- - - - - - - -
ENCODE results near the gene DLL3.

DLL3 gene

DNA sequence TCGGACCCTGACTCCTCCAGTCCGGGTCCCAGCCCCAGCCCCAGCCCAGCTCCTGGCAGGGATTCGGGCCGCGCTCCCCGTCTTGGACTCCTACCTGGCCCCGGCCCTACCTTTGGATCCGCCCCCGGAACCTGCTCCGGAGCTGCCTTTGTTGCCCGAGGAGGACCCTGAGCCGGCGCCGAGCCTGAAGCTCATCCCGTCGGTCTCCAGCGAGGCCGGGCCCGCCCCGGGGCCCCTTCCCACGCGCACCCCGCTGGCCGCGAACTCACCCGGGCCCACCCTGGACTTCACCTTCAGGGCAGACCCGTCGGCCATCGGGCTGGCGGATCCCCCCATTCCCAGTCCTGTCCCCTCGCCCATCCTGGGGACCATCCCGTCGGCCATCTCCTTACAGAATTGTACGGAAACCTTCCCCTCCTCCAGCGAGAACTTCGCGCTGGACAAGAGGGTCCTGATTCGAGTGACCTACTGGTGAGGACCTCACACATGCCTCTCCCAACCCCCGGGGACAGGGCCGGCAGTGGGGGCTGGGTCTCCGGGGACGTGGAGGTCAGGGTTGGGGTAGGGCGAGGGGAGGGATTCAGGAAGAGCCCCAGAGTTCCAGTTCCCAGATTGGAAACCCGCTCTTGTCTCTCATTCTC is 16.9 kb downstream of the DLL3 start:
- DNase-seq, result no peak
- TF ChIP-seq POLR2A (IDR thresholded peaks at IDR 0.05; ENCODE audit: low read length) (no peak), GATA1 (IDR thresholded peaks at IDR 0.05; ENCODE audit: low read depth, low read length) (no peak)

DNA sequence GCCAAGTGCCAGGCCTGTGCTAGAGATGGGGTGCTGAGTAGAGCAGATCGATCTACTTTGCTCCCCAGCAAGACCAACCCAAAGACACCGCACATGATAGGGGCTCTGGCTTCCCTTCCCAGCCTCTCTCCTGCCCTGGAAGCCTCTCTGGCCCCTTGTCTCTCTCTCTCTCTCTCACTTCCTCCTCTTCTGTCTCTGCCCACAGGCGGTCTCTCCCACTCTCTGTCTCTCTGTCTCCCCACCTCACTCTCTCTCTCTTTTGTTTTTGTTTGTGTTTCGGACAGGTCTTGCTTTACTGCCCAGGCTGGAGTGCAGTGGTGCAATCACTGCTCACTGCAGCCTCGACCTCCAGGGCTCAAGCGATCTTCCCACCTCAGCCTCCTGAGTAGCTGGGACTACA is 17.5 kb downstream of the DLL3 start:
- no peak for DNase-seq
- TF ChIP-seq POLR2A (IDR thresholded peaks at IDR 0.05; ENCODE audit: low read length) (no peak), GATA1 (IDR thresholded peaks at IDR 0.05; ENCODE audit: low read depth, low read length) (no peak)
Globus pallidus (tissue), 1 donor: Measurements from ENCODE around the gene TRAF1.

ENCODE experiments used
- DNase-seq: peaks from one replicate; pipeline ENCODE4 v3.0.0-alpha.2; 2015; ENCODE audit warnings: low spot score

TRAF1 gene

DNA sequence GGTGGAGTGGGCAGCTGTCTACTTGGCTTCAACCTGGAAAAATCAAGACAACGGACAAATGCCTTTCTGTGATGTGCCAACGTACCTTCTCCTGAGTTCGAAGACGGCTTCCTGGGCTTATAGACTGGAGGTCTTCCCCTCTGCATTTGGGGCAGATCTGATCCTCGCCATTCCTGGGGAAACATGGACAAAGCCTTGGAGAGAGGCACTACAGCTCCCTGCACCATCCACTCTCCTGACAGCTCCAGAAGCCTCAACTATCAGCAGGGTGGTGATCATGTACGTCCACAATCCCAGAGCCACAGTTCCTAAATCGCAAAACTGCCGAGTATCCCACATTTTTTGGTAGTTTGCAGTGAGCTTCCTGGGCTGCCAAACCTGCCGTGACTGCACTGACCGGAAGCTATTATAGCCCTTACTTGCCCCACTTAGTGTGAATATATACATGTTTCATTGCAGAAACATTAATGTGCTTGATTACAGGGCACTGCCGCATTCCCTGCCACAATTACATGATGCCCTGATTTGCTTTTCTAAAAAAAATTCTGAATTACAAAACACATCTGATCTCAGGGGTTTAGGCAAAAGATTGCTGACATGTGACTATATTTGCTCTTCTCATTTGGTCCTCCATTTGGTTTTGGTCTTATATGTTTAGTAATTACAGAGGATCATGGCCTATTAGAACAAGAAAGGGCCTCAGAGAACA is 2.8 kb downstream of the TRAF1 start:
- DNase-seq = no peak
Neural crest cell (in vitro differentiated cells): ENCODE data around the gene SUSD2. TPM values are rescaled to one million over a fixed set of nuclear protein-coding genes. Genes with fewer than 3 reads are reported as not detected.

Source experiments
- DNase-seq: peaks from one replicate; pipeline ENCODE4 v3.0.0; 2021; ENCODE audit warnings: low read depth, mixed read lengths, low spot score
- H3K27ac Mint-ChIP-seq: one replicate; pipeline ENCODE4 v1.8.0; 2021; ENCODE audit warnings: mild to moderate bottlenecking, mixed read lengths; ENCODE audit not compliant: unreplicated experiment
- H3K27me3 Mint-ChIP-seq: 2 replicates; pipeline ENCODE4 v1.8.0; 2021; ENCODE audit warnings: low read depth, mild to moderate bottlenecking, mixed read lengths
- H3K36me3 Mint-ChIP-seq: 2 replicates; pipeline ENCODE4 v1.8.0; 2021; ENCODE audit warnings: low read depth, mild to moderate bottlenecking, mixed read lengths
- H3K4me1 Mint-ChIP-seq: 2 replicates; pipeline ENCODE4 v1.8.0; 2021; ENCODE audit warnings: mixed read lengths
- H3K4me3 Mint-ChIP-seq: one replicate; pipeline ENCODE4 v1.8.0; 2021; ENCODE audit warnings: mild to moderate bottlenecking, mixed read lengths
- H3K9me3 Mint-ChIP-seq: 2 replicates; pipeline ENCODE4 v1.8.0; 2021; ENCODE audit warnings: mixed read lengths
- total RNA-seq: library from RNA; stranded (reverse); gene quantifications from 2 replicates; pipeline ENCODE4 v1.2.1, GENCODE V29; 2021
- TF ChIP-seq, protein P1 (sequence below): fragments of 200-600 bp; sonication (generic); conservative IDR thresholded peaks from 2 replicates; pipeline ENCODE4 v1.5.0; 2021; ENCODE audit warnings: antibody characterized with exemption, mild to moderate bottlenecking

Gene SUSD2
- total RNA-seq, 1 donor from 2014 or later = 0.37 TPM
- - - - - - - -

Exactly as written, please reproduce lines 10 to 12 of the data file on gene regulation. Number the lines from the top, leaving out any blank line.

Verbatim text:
ENCODE experiments used
- DNase-seq: peaks from one replicate; pipeline ENCODE4 v3.0.0-alpha.2; 2015; ENCODE audit warnings: low spot score

TRAF1 gene